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Hospital Qualities Related to Return to Work from Occupational Injury after Controlling for Injury Severity as Well as Occupational Characteristics.

Won JU, Seok H, Rhie J, Yoon JH - J. Korean Med. Sci. (2016)

Bottom Line: Relative risk and 95% confidence interval were calculated using log binomial regression models.The RR (95% CI) in the 2(nd), 3(rd), and 4(th) quartiles was 1.05 (1.02-1.07), 1.05 (1.02-1.08), and 1.06 (1.04-1.09) for the process score; and 1.02 (1.01-1.04), 1.05 (1.03-1.07), and 1.06 (1.04-1.09) for the outcome score compared to the 1(st) quartile score, respectively.In conclusion, our study design with blinded merge methods shows that total, process, and outcome qualities are related to the return to work of injured workers after controlling for other factors.

View Article: PubMed Central - PubMed

Affiliation: The Institute for Occupational Health, Yonsei University College of Medicine, Seoul, Korea.; Department of Preventive Medicine, Yonsei University College of Medicine, Seoul, Korea.; Graduate School of Public Health, Yonsei University College of Medicine, Seoul, Korea.

ABSTRACT
We examined associations between hospital quality in the workers' compensation system and injured patients' return to work after controlling for injury severity, occupational factors, and demographic factors. Return to work data of injured workers were constructed from 2 datasets: 23,392 patients injured in 2009-2011 from the Korea Workers' Compensation & Welfare Service and return to work data from Korea Employment Information Services. After de-identifying the data, quality scores were matched for each hospital that cared for injured patients. Injury severity was measured by Abbreviated Injury Scales. Relative risk and 95% confidence interval were calculated using log binomial regression models. After adjusting for age, sex, injury severity, occupation, factory size, city, and hospital type, the relative risk (95% confidence interval) for the total score was 1.04 (1.02-1.06), 1.06 (1.04-1.09), and 1.07 (1.05-1.10) in the 2(nd), 3(rd), and 4(th) quartiles, respectively, compared to the 1(st) quartile. The RR (95% CI) in the 2(nd), 3(rd), and 4(th) quartiles was 1.05 (1.02-1.07), 1.05 (1.02-1.08), and 1.06 (1.04-1.09) for the process score; and 1.02 (1.01-1.04), 1.05 (1.03-1.07), and 1.06 (1.04-1.09) for the outcome score compared to the 1(st) quartile score, respectively. In conclusion, our study design with blinded merge methods shows that total, process, and outcome qualities are related to the return to work of injured workers after controlling for other factors.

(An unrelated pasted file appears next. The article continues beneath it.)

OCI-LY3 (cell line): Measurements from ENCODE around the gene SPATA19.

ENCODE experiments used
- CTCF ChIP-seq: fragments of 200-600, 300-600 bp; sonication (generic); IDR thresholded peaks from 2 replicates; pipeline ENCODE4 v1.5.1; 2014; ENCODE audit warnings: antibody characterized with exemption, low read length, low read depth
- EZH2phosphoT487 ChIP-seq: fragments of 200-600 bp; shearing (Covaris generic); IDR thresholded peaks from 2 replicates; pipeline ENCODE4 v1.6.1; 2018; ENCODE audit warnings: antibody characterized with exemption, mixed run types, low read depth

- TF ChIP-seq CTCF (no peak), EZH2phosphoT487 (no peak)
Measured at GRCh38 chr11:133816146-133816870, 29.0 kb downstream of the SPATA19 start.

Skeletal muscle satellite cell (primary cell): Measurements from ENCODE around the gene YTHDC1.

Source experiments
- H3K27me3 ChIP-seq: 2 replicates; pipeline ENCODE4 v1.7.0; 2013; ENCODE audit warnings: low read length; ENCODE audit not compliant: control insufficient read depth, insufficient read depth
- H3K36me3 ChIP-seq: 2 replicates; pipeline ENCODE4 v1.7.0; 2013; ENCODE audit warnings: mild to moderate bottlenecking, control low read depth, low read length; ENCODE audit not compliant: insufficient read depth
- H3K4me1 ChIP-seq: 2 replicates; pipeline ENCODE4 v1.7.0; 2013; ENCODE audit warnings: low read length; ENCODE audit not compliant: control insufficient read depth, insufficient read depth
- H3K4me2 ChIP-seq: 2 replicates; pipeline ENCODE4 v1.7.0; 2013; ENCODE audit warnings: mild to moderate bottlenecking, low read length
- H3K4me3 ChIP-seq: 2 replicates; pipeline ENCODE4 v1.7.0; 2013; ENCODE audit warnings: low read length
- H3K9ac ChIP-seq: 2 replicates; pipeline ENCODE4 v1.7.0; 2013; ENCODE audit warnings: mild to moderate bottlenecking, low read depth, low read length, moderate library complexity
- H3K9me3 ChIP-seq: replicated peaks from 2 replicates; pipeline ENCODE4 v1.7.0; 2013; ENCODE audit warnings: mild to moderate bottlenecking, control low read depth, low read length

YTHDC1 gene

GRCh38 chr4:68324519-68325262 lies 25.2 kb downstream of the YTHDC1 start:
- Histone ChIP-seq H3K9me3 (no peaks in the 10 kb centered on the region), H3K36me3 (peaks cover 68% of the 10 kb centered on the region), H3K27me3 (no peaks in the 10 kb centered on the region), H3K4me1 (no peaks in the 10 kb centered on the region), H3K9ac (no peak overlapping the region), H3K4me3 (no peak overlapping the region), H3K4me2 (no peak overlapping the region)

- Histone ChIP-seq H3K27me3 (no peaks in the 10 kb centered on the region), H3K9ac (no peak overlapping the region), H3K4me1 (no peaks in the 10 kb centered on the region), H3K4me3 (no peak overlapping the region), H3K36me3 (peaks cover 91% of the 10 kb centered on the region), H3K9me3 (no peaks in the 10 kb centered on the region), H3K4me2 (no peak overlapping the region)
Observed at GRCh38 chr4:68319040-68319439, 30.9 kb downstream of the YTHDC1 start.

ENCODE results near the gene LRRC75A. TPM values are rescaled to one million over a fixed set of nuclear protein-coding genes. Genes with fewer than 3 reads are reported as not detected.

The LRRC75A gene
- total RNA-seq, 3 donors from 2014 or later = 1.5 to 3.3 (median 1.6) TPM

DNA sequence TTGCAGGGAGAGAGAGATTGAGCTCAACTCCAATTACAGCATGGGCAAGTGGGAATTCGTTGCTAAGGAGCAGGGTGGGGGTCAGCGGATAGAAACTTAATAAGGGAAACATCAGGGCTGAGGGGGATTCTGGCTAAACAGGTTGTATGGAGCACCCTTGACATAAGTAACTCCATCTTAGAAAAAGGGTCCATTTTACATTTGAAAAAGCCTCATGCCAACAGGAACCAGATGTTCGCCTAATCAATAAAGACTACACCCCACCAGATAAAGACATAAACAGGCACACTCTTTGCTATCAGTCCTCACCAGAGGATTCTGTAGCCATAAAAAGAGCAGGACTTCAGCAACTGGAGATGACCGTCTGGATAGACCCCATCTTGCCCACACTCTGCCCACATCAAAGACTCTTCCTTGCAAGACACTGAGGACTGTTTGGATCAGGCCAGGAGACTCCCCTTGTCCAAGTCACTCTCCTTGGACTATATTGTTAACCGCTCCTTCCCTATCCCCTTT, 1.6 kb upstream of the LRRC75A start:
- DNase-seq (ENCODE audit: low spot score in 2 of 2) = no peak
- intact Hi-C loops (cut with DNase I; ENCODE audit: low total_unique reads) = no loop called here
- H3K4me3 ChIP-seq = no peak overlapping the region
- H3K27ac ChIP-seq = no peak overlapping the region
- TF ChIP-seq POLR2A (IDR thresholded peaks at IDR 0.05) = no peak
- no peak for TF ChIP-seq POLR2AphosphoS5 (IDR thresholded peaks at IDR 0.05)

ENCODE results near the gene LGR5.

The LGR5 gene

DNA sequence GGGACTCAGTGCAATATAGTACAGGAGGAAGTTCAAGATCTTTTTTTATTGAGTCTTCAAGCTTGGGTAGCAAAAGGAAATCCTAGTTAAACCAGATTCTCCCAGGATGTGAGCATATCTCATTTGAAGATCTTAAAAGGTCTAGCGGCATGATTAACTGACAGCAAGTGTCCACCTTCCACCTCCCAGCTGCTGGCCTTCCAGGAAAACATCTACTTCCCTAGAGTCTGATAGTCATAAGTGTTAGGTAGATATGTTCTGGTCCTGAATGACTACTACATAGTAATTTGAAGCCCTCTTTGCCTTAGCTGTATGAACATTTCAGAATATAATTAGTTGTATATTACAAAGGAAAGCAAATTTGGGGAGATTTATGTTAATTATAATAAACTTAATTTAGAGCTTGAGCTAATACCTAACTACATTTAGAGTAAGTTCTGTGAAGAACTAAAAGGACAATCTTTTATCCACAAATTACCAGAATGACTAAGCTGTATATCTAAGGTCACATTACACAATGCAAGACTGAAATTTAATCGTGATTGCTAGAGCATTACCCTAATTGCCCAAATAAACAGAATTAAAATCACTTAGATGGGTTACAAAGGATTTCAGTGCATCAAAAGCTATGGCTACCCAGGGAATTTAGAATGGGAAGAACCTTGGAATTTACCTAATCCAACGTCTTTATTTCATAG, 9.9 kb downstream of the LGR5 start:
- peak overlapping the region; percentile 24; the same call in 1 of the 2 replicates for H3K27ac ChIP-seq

No MeSH data available.


Related in: MedlinePlus

Schematic diagram of blind study design.
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Figure 1: Schematic diagram of blind study design.

Mentions: The RTW data of injured workers were constructed from 2 datasets. One included the data of 23,392 injured patients who had closed claims from 2009 to 2011 at the Korea Workers’ Compensation & Welfare Service (COMWEL). The other included RTW data from the Korea Employment Information Services (KEIS) electronic database. KEIS conducted telephone interviews with all participants to elucidate current economic activity status. Using economic activity status, RTW statuses were classified as “unemployment,” “return to former work,” “return to new work,” and “self-employment.” Return to former or new work was categorized as a RTW, and unemployment was categorized as a non-RTW. Among the 23,392 injured patients, we excluded 587 patients classified in the “self-employment” group because it is difficult to define a successful RTW. The Abbreviated Injury Scales (AISs) of the participants were calculated. Next, 7,851 participants with missing AIS data were excluded. Finally, 14,954 patients (10,991 in the RTW group and 3,963 in the non-RTW group) were included in the data analysis (Fig. 1).